With three letters, Virginia lawmakers hope to reduce police use of force
CIT Training statewide could show results, at a cost
ROANOKE, Va. (WDBJ) - After a series of police shootings across the country this summer, lawmakers in Richmond are grappling with the best way to try and reduce police use of force.
One possible solution: a bill currently before the Senate, SB 5014, that focuses on something called Crisis Intervention Team, or CIT, training.
The goal is to prepare officers to handle mental health, substance abuse or other crises. The training shows officers how to get people the resources they need, rather than just sending them to jail.
Ask Roanoke County Police Sgt. Dan Walters about crisis intervention team training, and you’ll probably hear this line more than once: “The biggest tool that we use as officers is not on our gun belt. It’s our voice, it’s our brain, it’s our way of communicating.”
It’s a mantra the CIT instructor tries to drill into the heads of the officers he trains at the Roanoke Police Academy.
“Our recruits go through a full week of training,” he said.
That training includes lectures from experts from Blue Ridge Behavioral Health and beyond, as well as re-enactions of potentially volatile situations.
“Usually the scenarios that we put them in are ones that us as seasoned officers have actually been through,” said Walters.” Whether that being responding to a domestic with a drug issue, or responding to an autistic child.”
It all adds up, Walters says, to training that could potentially save lives, “at least in my experience of being here for 22 years, I feel like it has.”
Almost all police departments and sheriff’s offices in Virginia have at least some CIT-trained personnel. According to a 2015 survey from the Virginia Department of Behavioral Health and Developmental Services, 95 percent of Virginians live in an area where trained officers are available.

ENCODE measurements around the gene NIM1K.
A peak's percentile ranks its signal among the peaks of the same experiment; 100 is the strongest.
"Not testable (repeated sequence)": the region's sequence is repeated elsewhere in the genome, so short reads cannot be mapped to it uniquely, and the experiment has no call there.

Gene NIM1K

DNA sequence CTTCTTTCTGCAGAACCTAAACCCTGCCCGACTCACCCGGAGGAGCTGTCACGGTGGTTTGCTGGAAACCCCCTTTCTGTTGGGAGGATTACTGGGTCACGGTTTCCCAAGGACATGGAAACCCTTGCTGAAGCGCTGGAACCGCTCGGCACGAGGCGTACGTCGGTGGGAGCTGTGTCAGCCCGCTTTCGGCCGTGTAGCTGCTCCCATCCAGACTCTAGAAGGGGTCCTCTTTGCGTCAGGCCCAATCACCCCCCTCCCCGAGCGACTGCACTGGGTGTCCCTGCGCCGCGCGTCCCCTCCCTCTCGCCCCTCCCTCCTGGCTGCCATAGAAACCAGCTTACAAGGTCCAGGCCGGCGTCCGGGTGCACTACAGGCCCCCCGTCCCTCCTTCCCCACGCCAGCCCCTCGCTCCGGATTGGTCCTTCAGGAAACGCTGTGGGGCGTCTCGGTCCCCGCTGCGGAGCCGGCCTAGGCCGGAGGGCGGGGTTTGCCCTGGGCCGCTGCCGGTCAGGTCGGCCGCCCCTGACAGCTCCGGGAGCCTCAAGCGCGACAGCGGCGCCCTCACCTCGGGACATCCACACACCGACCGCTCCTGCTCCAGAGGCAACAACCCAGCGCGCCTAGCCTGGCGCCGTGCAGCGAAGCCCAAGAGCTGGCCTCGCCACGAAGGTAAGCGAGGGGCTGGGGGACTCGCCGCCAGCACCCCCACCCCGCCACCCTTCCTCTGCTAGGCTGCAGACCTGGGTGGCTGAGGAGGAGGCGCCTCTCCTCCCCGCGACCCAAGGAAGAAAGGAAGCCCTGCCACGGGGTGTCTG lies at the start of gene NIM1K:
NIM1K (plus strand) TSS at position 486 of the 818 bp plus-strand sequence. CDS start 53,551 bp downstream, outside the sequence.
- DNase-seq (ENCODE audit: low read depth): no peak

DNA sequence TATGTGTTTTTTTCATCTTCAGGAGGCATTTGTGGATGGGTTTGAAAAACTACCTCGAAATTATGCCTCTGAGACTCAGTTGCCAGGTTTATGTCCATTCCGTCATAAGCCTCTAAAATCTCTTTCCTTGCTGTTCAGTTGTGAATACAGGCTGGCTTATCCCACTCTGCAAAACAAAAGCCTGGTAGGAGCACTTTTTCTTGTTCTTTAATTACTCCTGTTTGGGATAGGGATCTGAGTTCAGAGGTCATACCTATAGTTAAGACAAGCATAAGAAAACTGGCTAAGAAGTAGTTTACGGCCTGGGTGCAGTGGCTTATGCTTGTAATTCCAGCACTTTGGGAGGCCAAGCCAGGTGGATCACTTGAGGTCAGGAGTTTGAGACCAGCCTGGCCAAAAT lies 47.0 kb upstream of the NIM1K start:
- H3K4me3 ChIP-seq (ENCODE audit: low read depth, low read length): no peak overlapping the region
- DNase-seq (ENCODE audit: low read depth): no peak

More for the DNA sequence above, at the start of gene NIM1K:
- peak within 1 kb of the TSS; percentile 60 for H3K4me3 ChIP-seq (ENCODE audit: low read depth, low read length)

The bill now before the General Assembly, SB 5014, would make that training mandatory for all law enforcement.
Roanoke County has already taken this approach, and says Chief Howard Hall, there are serious benefits.
“Many times, in a crisis type situation, the bad thing happens very early on in the incident,” said Hall. “So if an untrained officer gets there, they may have to deal with the critical incident before the specially trained officer gets there.”
But requiring CIT training statewide isn’t without issues. Some studies have questioned how well the training actually works. Virginia’s Department of Planning and Budget also estimates paying for this training would cost millions each year, during an already tight budget season.
And, perhaps most importantly, CIT training doesn’t prevent an officer from using deadly force.
“Obviously officer safety is number one,” said Sgt. Dan Walters.
But while it won’t resolve every situation peacefully, Walters and Hall both argue it is a step in the right direction.
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